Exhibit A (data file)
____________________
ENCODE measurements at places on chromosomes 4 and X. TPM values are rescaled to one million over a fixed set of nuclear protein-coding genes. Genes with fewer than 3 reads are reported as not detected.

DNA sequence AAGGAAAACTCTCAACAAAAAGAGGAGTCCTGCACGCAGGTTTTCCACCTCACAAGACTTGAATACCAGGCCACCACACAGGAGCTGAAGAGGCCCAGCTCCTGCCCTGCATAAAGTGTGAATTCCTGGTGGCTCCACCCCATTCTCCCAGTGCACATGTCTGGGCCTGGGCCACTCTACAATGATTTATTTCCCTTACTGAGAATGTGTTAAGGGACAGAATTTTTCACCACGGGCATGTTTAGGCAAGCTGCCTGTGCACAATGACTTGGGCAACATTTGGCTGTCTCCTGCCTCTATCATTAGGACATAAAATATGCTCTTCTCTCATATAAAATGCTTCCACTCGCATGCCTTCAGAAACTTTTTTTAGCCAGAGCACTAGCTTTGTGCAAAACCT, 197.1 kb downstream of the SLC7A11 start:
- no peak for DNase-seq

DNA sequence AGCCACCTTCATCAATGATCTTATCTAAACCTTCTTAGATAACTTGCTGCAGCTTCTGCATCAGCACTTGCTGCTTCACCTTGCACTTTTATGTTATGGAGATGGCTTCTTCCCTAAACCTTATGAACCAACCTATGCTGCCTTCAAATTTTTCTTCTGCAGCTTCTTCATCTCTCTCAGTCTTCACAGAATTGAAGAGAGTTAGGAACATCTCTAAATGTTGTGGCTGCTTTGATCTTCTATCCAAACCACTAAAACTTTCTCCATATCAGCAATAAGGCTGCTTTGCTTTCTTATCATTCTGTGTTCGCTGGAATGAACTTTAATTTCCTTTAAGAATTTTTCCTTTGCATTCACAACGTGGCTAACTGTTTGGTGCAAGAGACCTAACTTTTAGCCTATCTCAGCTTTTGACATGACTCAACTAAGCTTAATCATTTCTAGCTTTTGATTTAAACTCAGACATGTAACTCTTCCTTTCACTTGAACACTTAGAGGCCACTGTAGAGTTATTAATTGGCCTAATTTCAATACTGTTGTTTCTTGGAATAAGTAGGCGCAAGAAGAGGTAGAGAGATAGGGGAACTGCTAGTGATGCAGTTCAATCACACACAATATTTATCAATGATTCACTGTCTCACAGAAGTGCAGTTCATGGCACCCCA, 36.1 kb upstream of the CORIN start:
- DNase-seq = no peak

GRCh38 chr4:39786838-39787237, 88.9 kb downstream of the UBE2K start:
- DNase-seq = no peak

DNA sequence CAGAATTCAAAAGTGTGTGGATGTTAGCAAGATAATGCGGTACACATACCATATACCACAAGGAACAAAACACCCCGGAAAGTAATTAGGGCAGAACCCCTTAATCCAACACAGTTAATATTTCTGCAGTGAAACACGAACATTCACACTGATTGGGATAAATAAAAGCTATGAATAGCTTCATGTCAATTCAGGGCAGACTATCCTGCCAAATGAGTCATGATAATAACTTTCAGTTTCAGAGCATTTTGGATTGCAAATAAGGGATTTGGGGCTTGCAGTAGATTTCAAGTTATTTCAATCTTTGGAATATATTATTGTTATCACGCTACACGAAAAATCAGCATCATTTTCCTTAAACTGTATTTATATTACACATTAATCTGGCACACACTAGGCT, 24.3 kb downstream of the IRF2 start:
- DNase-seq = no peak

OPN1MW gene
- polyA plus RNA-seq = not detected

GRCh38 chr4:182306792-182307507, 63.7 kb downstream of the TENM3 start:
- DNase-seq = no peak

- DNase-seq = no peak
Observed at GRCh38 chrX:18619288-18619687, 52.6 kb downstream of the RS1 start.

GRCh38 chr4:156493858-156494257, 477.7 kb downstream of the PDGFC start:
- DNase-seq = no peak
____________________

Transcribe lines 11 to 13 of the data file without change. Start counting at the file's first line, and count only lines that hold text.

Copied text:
- polyA plus RNA-seq = not detected

GRCh38 chr4:182306792-182307507, 63.7 kb downstream of the TENM3 start:
- DNase-seq = no peak